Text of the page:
Garlic and grape seed have been excellent warriors in the fight against cancer for an unknown number of years. Garlic’s use dates back to the early days of Asian medicine and before. Grapes and their components have been used in ancient times as well.
Now in the day when it seems every food or herb has to be “scientifically” dissected, a new report tells us what we, in natural health, already know. The sad part is that true to form, the medical researchers always say they have to do more research because they have most likely overlooked the tomes at the Lloyd Library.
What ever the facts here’s the latest –
|An article published online on July 29, 2011 in the journal Cancer Epidemiology, Biomarkers & Preventionreveals a link between increased use of garlic, grape and multivitamin supplements and a lower risk of hematologic malignancies, including Hodgkin and non-Hodgkin lymphomas, leukemia and myeloma.Researchers from Fred Hutchinson Cancer Research Center and the University of Washington in Seattle examined data from 66,227 men and women aged 50 to 76 enrolled in the VITamins And Lifestyle (VITAL) study, which was created to evaluate the impact of dietary supplement use on cancer risk. Responses toquestionnaires completed by the participants between 2000 and 2002 were used to estimate ten year average daily dose of each supplemental vitamin, mineral or specialty supplement consumed prior to enrollment.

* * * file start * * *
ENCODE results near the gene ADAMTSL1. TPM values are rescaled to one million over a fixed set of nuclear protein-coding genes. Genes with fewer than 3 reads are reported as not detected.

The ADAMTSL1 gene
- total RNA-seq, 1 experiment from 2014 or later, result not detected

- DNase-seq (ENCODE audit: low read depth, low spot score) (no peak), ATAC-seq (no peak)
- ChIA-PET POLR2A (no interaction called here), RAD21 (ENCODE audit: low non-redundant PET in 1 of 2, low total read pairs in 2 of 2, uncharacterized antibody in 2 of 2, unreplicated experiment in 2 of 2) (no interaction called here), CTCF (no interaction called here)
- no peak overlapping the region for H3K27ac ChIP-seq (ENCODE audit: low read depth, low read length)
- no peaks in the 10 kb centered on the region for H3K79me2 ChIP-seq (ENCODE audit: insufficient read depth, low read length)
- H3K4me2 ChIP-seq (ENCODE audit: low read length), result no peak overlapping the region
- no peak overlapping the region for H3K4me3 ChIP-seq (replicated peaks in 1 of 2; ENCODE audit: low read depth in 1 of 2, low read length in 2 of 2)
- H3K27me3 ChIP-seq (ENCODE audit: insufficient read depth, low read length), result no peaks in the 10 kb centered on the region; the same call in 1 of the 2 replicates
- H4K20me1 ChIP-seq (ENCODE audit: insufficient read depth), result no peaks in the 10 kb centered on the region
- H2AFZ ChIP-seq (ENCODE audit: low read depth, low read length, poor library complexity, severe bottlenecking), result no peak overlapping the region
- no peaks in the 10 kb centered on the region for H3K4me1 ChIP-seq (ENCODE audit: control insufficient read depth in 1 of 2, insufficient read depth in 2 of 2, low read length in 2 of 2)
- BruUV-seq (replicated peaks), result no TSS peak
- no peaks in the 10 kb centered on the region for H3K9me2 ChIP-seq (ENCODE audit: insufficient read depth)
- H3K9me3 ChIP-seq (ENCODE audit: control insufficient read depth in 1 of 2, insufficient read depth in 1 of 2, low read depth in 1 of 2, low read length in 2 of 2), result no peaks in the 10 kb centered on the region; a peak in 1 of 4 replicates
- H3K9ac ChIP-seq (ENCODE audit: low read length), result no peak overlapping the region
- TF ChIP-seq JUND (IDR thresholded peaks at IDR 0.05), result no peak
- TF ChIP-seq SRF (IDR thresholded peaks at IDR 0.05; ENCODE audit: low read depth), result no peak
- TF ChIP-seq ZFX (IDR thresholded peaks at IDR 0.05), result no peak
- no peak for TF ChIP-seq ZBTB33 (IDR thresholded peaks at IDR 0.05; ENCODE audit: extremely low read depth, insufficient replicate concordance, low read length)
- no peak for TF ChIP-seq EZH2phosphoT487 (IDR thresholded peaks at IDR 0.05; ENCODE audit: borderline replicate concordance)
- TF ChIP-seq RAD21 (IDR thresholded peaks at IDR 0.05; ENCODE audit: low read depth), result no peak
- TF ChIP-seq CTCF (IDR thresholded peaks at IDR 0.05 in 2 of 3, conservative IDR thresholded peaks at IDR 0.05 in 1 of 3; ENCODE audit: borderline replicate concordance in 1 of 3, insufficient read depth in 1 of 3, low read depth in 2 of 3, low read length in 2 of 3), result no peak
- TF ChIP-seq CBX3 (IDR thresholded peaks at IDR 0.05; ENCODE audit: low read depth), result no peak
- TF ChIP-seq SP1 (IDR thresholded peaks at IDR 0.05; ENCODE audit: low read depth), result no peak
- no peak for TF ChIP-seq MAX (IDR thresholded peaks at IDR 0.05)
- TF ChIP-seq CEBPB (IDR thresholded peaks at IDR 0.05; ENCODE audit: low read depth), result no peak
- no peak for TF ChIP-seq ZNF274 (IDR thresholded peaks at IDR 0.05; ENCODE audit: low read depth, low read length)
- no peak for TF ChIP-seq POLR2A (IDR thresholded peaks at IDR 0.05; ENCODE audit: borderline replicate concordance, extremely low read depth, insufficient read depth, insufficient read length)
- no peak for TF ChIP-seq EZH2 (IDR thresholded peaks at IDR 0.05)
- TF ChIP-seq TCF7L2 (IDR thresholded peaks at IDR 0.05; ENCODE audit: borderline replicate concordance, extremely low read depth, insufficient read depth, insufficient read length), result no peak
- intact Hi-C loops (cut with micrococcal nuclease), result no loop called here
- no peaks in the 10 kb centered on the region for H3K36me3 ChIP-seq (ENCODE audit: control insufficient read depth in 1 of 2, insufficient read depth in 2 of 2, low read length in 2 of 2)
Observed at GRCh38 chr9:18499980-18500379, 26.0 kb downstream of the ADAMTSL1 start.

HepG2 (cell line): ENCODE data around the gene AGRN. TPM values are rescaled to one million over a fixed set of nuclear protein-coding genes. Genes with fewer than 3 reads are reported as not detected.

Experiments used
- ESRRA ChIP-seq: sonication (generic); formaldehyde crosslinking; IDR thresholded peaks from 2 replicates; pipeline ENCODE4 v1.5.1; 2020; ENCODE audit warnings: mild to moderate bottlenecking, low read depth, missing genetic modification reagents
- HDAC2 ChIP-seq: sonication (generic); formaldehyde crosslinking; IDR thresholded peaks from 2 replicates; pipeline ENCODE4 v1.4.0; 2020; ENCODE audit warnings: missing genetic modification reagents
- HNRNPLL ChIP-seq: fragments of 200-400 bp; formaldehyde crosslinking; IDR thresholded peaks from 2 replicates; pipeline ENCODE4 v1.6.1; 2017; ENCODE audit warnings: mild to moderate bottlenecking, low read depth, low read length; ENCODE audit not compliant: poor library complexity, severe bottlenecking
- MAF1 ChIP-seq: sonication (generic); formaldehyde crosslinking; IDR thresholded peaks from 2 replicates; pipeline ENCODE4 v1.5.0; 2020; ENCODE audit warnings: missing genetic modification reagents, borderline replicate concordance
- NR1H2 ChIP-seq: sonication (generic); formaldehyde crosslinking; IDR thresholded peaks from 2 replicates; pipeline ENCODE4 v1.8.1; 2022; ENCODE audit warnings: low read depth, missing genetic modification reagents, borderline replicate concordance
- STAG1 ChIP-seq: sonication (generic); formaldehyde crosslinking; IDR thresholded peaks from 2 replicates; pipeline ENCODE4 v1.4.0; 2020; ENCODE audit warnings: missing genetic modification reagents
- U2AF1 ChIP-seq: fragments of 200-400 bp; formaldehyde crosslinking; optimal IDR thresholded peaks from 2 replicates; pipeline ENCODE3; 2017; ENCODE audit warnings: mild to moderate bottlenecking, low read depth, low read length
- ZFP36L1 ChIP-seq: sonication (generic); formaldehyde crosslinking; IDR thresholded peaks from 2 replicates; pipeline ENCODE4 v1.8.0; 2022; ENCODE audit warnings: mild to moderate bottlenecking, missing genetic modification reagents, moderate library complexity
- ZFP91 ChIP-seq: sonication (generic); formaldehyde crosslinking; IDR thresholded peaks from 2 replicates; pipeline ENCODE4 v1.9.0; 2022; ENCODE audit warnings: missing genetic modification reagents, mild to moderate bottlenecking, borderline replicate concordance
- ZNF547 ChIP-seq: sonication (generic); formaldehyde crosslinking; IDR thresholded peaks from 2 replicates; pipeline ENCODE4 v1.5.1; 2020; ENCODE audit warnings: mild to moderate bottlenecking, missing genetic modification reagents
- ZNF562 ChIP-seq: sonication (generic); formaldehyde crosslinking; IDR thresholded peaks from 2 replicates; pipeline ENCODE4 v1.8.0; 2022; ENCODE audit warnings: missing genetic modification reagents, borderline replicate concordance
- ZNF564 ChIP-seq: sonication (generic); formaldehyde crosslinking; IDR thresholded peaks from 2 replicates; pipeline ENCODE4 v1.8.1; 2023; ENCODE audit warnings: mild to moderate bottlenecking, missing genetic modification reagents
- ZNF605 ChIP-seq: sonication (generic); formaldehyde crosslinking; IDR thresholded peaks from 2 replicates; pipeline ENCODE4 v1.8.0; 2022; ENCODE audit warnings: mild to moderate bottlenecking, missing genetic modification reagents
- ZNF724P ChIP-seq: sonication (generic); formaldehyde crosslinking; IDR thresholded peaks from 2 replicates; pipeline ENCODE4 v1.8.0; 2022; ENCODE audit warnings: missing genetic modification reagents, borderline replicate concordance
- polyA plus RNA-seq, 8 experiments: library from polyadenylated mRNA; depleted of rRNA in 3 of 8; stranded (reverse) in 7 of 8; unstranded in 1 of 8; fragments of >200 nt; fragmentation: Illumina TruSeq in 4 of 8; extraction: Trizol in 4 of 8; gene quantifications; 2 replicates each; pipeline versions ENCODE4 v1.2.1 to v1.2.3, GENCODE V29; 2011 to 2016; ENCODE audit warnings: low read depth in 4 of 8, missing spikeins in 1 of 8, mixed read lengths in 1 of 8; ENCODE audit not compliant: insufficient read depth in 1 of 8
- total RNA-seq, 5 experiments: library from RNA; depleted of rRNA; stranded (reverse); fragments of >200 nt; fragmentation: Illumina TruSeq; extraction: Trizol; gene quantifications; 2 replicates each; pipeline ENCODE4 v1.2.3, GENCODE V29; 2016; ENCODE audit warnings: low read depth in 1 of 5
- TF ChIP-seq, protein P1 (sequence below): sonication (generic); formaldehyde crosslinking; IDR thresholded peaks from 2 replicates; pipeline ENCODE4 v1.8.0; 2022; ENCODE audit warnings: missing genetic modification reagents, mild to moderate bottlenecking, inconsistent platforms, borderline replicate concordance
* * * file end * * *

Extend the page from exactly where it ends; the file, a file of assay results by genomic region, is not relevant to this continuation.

Five hundred eighty-eight hematologic malignancies were identified among the study subjects through December, 2008 via cancer registry data. Among those who reported using garlic supplements for at least four days a week over three or more years, there was a 45 percent lower adjusted risk of a hematologic cancer compared to those who reported no use. For grape seed extract, the risk was 43 percent lower in those who reported ever using the supplement compared to nonusers. Daily use of multivitamin supplements for at least eight years was associated with a non-significant 20 percent lower risk of hematologic malignancies in comparison with no use.
Possible mechanisms for garlic include modulation of carcinogen metabolism, protection against DNA damage, improved antioxidant defenses and DNA repair, and increased programmed cell death of cancer cells. Grape seed is an additional source of antioxidants, and possesses anti-inflammatory properties.
“This is the first cohort study to suggest a possible role of these supplements in the chemoprevention of hematologic malignancies,” the authors announce. “Our findings suggest a possible role of these supplements in the chemoprevention of hematologic malignancies, but further, controlled studies will need to confirm these findings.”
SOURCE Other supplements for cancers are listed as well.